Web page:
Why is it not all good news? Malaysian Airlines Flight 17, en route from Amsterdam to
Kuala Lumpur, on July 17th, was shot down by a BUK surface-to-air missile. The event trumpeted the need to recontextualize international flight paths during ongoing armed conflicts. Some airlines did consider the dangers of such a calamity occurring, especially after the downing of various planes belonging to the Ukrainian Air Force. The national carrier of Malaysia was not one of them, however - even after 49 were killed weeks prior, when a Ukrainian Ilyushin Il-76 was brought down.

The tragedy of lives being lost is only one aspect of the incident. Another is that investigators were unable to carry out their work due to the presence of insurgents. Bodies lay in the scorching summer heat slowly decomposing for days before they were eventually taken away. The handling of the event was, thus, truly shameful.

And, of course, that was not the only 777 the Malaysian national carrier lost in 2014. The remnants of Malaysian Airlines MH370 are yet to be located, well over a year after the plane was first reported missing. While there is certainly no hope of recovering human remains, finding the black boxes would serve investigators with the crucial evidence as to why the aircraft crashed. Without finding them, it will remain impossible to assuredly find the reason. Once more, the handling of the incident by Malaysian Airlines, months before the downing of Flight 17, was fairly unscrupulous.

The most recent aeronautical disaster has highlighted a very different issue. Andreas Lubitz, a Germanwings co-pilot, had been dealing with depression during the training he was undergoing to become a pilot, according to the Telegraph. While the circumstances of the illness with which Lubitz was later diagnosed remain veiled, it is clear that it meant an end to his career flying. The fact a diagnosis had been made and Lubitz was still able to fly elucidates the lack of communication  between doctors and the Luftfahrt-Bundesamt (Federal Office for Civil Aviation of Germany).

Since Lubitz's illness was either not discovered or properly handled by Germanwings administration, he was able to steer 144 of his passengers and 5 of his crew towards their death. Many media outlets have mistakenly reported on the how a copilot cannot assume control of an aircraft, as was the case on Flight 9525 - this is simply not true. Further, this mass tragedy did not occur because the pilot had to use the restroom, but because Andreas Lubitz was ill and had decided to kill both himself and all onboard.

The event sheds light on the importance of the wellbeing of our pilots and the need to extend protocol to provide better oversight. Random drug testing of pilots, screening of their social media fingerprints and establishing communication protocol between doctors and civil aviation agencies could all be effective measures providing a better idea of who it is in the cockpit and what they may be going through.

Today, April 14th 2015, we have once more been acquainted with an additional vulnerability of flying. With the technological advancements that have come onboard, particularly the integration of WiFi as a passenger service, cockpit security has been compromised. The gap that now exists on hundreds of "ultra high-tech" aircrafts is one hackers could, potentially, take advantage of. News of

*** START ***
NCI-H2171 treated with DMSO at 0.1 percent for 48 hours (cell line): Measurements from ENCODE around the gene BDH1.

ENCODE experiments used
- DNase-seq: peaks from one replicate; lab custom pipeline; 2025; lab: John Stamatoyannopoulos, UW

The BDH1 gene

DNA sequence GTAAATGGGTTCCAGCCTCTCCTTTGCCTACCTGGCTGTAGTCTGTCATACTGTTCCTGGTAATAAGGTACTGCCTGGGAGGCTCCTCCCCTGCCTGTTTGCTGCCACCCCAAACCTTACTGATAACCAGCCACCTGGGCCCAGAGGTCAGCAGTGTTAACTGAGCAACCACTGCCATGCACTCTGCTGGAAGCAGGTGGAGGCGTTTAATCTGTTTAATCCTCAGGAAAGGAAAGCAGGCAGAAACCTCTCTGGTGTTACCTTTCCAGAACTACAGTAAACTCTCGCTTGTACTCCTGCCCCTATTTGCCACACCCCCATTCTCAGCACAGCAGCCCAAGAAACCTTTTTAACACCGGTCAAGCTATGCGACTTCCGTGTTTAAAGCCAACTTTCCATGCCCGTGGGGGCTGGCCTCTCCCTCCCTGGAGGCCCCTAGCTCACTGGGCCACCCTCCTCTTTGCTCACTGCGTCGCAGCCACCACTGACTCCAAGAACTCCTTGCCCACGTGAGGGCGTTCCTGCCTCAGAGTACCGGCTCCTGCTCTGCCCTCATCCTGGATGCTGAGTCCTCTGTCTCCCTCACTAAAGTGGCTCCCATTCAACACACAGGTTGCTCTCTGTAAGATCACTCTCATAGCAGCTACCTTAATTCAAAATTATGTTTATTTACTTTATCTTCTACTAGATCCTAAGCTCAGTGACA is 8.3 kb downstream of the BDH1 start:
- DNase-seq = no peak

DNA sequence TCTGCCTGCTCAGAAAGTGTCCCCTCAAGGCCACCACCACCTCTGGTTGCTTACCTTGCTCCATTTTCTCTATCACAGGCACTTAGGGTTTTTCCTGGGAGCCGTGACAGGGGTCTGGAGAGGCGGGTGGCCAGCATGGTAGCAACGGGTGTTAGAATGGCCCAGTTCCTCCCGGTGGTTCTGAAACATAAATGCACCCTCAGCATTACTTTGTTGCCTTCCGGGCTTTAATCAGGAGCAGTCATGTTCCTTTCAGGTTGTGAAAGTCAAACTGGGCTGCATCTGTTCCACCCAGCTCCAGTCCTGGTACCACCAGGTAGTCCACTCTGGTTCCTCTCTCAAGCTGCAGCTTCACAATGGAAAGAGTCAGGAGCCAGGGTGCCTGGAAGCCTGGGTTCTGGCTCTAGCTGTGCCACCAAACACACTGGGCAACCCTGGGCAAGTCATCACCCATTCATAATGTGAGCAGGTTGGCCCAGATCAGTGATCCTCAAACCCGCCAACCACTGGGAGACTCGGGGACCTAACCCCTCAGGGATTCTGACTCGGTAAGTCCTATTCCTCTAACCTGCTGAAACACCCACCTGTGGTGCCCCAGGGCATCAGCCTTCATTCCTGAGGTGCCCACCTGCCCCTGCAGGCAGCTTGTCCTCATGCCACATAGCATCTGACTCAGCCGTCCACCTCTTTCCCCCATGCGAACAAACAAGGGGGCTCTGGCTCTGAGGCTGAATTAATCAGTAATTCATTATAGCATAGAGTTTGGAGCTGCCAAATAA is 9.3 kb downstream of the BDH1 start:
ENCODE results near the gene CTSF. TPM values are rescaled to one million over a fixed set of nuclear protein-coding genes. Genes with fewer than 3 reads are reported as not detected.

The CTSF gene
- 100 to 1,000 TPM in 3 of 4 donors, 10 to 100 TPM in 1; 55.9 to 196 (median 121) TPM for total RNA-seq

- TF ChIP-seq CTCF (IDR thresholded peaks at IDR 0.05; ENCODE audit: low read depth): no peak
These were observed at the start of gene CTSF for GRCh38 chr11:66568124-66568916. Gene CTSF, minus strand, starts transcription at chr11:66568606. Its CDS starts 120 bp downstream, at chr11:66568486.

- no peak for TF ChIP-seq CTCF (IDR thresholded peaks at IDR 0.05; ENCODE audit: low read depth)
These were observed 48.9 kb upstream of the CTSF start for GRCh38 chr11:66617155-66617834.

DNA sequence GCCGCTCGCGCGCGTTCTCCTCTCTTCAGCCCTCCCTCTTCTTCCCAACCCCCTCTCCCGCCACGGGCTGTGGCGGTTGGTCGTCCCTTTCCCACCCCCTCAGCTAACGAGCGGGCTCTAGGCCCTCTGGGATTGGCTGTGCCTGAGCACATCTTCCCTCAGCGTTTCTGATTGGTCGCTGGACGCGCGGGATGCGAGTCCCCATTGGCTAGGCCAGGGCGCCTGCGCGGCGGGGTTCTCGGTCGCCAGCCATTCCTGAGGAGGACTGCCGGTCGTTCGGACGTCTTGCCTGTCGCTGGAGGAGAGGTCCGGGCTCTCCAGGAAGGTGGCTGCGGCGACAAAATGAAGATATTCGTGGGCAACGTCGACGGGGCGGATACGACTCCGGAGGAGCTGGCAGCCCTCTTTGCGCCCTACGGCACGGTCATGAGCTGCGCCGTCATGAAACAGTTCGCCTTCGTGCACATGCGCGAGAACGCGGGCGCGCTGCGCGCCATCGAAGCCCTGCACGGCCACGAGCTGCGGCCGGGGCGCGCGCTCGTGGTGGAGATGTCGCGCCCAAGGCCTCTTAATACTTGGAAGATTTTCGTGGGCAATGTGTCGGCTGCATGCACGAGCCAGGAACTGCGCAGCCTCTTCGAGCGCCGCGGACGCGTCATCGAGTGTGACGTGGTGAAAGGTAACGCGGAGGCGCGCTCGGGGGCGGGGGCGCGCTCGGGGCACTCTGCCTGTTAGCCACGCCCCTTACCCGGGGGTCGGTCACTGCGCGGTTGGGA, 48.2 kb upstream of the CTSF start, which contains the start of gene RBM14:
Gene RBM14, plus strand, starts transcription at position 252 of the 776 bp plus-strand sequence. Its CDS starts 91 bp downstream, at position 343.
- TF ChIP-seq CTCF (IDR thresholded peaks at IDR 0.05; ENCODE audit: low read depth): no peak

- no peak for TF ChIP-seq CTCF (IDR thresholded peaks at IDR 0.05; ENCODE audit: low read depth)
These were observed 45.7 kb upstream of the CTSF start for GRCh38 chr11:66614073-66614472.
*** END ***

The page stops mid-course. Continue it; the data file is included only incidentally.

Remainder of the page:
this has now spread around the world - a mistake that should never have occurred. Extremist organizations, had they not known of this security lapse previously, now do.

The only pragmatic decision to make is to suspend such services on commercial flights. Otherwise, all that would have been accomplished is making the world more aware of a detrimental weakness that may, at this point in time, be the biggest threat to civil aviation since the early 2000s.

Thursday, April 9, 2015

Avoiding the European Conflict

Russia has always been a nation keen to exert influence. No better witness than history itself. However, with the end of the Cold War and collapse of the Soviet Union in December 1991, many thought they were hearing the melodious sound of peace emerging from a conflict that began when Europe still lay in ruins. Genocide followed too swiftly for real European peace to prevail and, once more, the world realized the complexities and hazards of power change. The 2000s brought with it, finally, a peace that we now look back upon. Europe, spearheaded by a German economic powerhouse, was expanding to include new members like Estonia, Lithuania, Hungary and the Czech Republic, all previously part of the USSR or satellite states. After the faint economic recovery, Ukrainians saw closer ties with the European Union as the primary constituent for their own progress.

Viktor Yanukovych's Presidency was marred by widespread speculation of vote-rigging after the results of the 2010 Presidential elections placed him ahead of Prime Minister Yulia Tymoshenko. 

Understandably, countless Ukrainians were angered when, in 2013, President Yanukovych turned away from talks with Europe and, instead, hammered out a deal with President Putin to buy 15 billion dollars worth of Ukrainian debt. 
An escalation such as occurred in Ukraine, from protests to Russian intervention, is truly a sign that President Putin had been intent and waiting for the opportune moment. Nevertheless, the magnitude of the ensuing protests had been unprecedented. 

For Ukrainians, the matter wasn't as simple as "who to trade with". It was a matter of wanting to move forward and leaving behind the far-flung association it had with Russia. Stronger economic ties with Europe opened other possibilities, such as Ukraine becoming an EU member. Stronger economic ties with Russia weren't nearly as promising. 

The issue of self-determination has once again given rise to violence, as Europe has so often witnessed. Today, it is estimated that approximately 6,000 people have been killed during the conflict. This number should abash the practice of appeasement. Further, Russia's interference in Ukraine should highlight that a rhetoric-heavy approach to diplomacy will achieve little with President Putin at the helm. 

The most tragic moment during this crisis remains the shooting-down of Malaysian Airlines flight MH17, which claimed the lives of all 283 onboard. This colossal mistake on the part of the foolhardy pro-Russian separatists will, ultimately, serve as a potent reminder of the broader impact of regional crises.